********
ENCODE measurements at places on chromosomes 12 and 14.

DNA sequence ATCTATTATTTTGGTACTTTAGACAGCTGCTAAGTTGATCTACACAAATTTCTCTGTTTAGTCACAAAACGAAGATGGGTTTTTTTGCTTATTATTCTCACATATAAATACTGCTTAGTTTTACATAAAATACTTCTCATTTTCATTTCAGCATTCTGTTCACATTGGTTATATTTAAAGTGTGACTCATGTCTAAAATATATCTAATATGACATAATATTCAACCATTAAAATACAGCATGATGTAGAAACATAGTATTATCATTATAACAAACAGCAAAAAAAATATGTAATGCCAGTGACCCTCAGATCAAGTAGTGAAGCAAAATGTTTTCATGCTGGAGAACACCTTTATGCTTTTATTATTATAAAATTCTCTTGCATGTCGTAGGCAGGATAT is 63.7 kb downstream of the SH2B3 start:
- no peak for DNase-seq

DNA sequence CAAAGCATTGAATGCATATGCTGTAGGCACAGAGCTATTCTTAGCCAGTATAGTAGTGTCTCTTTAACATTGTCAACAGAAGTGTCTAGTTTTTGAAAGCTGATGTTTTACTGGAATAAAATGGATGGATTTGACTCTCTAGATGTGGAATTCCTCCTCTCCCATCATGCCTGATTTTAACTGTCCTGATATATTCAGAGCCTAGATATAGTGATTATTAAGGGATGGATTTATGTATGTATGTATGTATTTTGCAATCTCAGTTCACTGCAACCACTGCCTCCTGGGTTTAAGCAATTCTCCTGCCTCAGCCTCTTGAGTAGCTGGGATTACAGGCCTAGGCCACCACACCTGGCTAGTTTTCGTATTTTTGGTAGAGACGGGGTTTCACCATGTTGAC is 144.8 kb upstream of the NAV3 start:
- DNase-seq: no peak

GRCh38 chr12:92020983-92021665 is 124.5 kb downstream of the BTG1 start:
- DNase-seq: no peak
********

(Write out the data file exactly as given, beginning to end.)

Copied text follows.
ENCODE measurements at places on chromosomes 12 and 14.

DNA sequence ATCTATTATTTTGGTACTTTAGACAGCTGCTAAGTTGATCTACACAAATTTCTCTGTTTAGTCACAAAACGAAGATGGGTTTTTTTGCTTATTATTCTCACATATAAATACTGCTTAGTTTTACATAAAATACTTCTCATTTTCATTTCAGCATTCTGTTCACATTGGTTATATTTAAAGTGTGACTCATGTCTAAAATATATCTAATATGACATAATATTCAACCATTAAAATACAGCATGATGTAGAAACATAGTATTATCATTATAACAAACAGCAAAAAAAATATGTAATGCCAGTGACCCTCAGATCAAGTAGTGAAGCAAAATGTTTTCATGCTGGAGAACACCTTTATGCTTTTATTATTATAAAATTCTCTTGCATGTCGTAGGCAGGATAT is 63.7 kb downstream of the SH2B3 start:
- no peak for DNase-seq

DNA sequence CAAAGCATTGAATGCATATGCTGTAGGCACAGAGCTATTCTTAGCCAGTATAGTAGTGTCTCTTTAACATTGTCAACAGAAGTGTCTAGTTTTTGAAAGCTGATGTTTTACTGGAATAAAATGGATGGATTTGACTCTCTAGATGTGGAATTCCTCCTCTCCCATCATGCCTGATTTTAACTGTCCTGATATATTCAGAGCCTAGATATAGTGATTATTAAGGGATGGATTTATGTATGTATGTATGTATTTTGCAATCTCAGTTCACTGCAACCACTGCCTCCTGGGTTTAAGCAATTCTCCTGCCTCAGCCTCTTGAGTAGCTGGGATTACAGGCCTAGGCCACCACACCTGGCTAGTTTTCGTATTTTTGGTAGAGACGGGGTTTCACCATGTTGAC is 144.8 kb upstream of the NAV3 start:
- DNase-seq: no peak

GRCh38 chr12:92020983-92021665 is 124.5 kb downstream of the BTG1 start:
- DNase-seq: no peak